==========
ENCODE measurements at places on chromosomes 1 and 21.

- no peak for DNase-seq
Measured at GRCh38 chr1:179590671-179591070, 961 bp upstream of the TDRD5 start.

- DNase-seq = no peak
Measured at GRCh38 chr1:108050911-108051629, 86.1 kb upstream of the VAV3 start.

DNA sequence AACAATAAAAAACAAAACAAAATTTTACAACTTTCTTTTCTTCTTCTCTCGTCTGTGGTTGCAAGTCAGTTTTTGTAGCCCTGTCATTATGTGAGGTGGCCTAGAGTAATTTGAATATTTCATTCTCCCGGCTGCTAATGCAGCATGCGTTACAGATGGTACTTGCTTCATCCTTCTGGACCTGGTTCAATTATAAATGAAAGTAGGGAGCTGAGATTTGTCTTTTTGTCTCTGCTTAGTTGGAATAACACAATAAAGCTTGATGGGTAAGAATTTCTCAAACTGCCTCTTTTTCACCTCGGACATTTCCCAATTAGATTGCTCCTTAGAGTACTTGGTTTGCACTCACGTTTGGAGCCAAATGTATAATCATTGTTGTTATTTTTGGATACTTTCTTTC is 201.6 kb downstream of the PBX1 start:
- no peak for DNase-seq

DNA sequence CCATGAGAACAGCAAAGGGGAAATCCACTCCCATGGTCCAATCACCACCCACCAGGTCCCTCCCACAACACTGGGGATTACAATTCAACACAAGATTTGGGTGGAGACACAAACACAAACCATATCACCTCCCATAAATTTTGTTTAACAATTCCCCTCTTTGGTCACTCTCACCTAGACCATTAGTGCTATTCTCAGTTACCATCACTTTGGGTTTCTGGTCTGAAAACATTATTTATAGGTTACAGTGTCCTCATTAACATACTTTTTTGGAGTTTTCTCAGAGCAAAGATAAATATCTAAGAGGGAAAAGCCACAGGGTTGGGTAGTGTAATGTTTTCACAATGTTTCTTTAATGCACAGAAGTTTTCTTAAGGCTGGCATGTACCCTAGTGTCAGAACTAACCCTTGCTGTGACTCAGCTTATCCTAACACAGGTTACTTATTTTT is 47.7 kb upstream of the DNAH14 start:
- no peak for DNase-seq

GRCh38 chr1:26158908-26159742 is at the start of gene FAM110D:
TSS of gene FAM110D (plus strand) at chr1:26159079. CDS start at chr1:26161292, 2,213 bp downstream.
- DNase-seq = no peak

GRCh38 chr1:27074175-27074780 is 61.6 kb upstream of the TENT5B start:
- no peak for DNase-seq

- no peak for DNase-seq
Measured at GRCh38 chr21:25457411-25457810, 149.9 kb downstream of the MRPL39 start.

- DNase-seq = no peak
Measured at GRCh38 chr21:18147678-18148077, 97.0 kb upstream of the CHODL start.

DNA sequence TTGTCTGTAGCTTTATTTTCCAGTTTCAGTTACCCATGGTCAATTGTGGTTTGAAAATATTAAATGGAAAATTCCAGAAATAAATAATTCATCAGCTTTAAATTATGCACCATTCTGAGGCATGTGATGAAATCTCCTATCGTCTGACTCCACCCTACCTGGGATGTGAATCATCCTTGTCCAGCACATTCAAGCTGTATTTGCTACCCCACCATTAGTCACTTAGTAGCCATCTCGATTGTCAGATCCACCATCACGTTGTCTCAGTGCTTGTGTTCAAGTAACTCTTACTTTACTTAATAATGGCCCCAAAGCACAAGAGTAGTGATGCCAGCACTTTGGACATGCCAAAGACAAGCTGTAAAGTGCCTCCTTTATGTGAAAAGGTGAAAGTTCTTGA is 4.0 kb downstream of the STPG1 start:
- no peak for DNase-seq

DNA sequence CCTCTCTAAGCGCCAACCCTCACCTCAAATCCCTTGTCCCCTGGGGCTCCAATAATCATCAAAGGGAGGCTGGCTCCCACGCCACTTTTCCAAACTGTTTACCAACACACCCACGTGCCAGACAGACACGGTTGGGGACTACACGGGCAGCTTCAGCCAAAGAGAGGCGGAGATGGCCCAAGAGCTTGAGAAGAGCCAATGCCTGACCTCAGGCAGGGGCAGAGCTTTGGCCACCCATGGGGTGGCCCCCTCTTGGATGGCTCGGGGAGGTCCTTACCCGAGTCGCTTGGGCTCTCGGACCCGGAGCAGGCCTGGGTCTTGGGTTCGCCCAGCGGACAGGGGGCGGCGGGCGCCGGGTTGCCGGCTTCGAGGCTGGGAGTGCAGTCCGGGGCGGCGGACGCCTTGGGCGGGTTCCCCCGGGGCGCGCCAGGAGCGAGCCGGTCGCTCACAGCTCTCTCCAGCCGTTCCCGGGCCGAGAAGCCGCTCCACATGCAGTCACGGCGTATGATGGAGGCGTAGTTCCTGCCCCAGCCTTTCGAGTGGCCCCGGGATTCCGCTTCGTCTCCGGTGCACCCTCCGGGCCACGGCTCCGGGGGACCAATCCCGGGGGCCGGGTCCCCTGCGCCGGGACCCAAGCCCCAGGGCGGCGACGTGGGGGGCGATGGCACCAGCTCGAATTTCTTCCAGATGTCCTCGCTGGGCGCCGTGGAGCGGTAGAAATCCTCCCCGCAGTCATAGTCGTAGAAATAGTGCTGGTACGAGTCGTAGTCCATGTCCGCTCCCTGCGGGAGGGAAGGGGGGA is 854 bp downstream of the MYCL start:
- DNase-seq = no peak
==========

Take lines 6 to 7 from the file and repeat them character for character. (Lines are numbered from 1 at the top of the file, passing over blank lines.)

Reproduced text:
DNA sequence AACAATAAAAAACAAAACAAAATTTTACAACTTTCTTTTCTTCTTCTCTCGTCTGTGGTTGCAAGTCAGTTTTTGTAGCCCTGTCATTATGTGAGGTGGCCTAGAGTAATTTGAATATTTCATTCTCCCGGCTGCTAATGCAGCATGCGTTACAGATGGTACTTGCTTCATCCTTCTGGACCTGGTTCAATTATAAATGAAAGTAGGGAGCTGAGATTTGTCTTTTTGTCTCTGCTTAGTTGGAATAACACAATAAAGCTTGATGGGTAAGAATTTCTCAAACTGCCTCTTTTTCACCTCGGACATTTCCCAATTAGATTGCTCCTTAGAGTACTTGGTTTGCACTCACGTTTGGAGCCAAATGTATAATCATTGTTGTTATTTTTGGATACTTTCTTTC is 201.6 kb downstream of the PBX1 start:
- no peak for DNase-seq